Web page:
The significance and novelty of the toolbox lies in its functionality as an „all-in-one tool”: it offers an analysis path combining meta-analysis with functional gene expression analysis and robust diagnostic and prognostic signature calculation. The code is implemented in an R package. The four main functions—sigidentDEG, sigidentEnrichment, sigidentDiagnostic, and sigidentPrognostic—are wrapper functions around all included smaller functions to execute the analysis steps. However, these can also be run separately, depending on the interests of the users.

The toolbox benefits from its generic design and modularity. We designed it for Affymetrix as a widely used microarray profiling platform [46] and illustrate the generality of the approach using lung cancer gene expression datasets (tumor/healthy) downloaded from the GEO database. The generic design of the tool allows the analysis of different types of gene expression signatures, e.g., mRNA, lncRNA, and miRNA. Furthermore, it supports analysis in front of the high biological complexity of tumors, for instance analysis of tumor subtypes and heterogeneity.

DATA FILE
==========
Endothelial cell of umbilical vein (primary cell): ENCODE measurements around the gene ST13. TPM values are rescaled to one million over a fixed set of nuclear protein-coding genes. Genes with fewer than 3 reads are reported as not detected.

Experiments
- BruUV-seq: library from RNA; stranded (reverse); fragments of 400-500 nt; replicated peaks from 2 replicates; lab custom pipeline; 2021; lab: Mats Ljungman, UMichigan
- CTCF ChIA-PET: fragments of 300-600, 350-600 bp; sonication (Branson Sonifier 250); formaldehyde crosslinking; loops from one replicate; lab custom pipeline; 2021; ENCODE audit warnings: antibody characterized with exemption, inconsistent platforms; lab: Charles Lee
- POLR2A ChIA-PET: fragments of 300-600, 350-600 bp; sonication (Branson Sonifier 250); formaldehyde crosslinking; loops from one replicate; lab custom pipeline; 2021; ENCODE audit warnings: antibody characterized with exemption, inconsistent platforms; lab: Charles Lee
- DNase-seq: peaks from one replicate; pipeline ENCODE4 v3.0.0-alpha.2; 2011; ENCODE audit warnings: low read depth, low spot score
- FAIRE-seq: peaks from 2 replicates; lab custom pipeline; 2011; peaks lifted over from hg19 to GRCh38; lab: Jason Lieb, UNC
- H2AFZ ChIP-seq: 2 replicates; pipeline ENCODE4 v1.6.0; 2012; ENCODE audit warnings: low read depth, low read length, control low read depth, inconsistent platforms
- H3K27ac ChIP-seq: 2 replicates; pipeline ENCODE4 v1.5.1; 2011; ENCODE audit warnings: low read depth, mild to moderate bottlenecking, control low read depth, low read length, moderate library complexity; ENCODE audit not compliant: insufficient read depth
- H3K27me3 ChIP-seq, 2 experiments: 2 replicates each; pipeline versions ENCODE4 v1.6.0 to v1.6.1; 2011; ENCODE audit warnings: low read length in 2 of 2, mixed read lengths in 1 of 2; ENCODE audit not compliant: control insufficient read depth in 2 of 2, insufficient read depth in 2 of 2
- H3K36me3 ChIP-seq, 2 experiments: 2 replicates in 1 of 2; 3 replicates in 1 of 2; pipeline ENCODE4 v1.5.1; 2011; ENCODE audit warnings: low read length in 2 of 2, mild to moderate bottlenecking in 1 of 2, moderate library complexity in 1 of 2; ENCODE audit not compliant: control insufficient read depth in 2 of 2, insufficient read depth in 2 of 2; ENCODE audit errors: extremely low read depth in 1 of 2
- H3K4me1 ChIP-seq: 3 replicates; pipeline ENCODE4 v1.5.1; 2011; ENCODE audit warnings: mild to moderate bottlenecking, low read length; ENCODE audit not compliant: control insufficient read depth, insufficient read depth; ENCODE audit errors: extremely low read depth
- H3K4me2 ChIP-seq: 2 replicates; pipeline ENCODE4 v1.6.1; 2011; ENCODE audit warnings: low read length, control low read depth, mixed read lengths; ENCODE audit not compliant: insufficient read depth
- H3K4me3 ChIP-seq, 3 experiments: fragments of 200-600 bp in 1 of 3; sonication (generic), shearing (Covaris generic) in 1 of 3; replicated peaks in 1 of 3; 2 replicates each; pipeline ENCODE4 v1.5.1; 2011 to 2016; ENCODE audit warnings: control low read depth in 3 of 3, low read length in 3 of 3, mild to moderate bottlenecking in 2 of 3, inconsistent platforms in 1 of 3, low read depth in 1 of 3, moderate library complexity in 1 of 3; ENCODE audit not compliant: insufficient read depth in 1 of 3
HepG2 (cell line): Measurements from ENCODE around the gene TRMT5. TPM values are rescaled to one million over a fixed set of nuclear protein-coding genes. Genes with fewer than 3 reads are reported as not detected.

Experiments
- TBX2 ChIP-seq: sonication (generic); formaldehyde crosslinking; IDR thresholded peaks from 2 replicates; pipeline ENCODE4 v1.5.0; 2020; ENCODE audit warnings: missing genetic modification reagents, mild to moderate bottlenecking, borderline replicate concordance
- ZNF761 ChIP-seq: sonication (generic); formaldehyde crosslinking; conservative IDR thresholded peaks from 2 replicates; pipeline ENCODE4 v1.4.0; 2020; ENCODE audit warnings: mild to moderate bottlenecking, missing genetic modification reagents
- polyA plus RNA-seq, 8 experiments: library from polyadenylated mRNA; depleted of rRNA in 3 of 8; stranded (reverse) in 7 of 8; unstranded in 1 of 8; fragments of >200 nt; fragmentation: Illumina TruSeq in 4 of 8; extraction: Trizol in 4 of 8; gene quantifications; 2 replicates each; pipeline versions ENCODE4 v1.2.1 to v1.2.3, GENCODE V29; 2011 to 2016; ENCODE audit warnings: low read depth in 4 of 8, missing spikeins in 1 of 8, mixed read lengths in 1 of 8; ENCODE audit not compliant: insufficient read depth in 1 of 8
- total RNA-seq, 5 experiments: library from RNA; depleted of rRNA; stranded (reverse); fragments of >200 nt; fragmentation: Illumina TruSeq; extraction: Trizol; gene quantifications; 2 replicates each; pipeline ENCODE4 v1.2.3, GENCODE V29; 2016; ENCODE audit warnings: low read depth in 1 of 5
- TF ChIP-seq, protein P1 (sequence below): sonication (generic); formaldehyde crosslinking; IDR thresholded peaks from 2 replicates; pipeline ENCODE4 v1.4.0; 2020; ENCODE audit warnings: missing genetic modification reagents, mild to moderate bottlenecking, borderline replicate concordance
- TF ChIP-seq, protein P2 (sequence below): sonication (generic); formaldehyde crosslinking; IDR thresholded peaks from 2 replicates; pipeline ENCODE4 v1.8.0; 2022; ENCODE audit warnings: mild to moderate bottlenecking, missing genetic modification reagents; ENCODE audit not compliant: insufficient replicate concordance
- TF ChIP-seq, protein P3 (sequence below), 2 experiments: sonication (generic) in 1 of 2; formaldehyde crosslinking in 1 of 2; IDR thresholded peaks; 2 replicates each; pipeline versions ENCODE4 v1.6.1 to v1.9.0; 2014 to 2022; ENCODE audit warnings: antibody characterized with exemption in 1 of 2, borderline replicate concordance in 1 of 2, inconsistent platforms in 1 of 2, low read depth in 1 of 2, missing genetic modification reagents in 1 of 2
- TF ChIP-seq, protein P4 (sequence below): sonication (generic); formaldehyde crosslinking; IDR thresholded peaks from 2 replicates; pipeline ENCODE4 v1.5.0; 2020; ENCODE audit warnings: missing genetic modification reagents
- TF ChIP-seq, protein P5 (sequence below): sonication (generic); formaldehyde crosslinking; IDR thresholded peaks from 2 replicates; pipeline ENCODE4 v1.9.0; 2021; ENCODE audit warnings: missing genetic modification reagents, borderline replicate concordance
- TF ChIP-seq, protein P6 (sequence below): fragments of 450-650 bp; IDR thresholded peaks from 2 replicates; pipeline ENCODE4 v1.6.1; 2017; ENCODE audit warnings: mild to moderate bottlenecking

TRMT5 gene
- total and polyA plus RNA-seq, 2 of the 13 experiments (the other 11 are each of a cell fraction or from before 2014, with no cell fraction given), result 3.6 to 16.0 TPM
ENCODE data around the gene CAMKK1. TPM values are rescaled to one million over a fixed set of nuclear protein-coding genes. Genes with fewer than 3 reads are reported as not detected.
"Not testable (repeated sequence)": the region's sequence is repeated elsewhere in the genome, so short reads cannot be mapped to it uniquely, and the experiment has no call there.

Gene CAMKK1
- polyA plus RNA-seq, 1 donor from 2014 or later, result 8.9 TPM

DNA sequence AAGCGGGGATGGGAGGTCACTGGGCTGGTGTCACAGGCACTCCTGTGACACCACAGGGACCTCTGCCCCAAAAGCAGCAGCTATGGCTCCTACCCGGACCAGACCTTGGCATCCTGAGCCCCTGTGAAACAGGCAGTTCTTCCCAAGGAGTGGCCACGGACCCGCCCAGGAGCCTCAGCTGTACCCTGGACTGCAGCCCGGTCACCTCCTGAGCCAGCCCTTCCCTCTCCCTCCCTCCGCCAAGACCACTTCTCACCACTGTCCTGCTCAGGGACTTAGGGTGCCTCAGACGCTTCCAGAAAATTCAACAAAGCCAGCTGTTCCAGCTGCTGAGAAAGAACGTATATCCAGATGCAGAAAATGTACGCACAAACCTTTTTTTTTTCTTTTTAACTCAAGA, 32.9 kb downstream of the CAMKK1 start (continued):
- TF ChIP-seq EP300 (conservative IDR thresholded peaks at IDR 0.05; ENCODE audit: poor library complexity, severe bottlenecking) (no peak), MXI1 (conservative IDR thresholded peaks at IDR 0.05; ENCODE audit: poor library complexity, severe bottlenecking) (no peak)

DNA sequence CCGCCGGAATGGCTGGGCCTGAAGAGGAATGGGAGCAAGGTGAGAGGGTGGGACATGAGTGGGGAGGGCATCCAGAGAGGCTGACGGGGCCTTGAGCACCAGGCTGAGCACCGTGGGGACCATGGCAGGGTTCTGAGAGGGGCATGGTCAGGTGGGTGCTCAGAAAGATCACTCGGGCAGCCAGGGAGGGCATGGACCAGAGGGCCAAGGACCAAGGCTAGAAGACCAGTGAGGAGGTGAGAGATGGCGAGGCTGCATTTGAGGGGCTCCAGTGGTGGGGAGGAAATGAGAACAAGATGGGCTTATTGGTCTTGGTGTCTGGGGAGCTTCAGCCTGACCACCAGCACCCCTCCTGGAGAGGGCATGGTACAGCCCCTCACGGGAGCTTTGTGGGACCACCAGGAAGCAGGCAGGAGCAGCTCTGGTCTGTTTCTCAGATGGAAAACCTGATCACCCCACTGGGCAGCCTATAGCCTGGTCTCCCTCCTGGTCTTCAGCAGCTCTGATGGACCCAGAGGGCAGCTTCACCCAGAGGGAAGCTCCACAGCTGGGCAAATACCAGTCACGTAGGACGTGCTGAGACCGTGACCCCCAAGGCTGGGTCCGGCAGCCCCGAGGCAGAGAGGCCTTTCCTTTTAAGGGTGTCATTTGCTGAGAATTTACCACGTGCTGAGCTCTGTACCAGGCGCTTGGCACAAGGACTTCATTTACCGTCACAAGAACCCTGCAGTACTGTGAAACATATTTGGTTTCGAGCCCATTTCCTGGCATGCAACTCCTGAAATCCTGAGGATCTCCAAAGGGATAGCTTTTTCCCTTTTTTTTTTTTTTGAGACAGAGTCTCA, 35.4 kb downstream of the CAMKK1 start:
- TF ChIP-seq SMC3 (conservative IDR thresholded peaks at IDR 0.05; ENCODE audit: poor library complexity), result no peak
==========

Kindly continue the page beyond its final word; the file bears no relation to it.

We demonstrated the method’s power to be applied to datasets containing a large number of gene probes using the Affymetrix HG-U133 Plus 2.0 platform. However, the merging algorithm is not restricted to this platform, allowing the potential integration of other popular microarray profiling platforms such as HG-U133A, HG-U133B, and HG-U133A 2.0. Moreover, the modularity of the framework allows the future incorporation of additional platforms, such as Illumina, but also other high-throughput data such as genomic, proteomic, metabolomic, and radiomic data. For instance, the Elastic net model shows applicability to genome-scale data such as the identification of genomic markers of drug sensitivity [8,47]. Indeed, the implementation of this complex data requires programming skills and is therefore recommended only for experienced users. Such a broad applicability is in principle possible but was not the intention of the current version of the framework and should be the focus of future work. Further efforts should also focus on the integration of the toolbox into a web application to provide its functionality to users without R programming skills.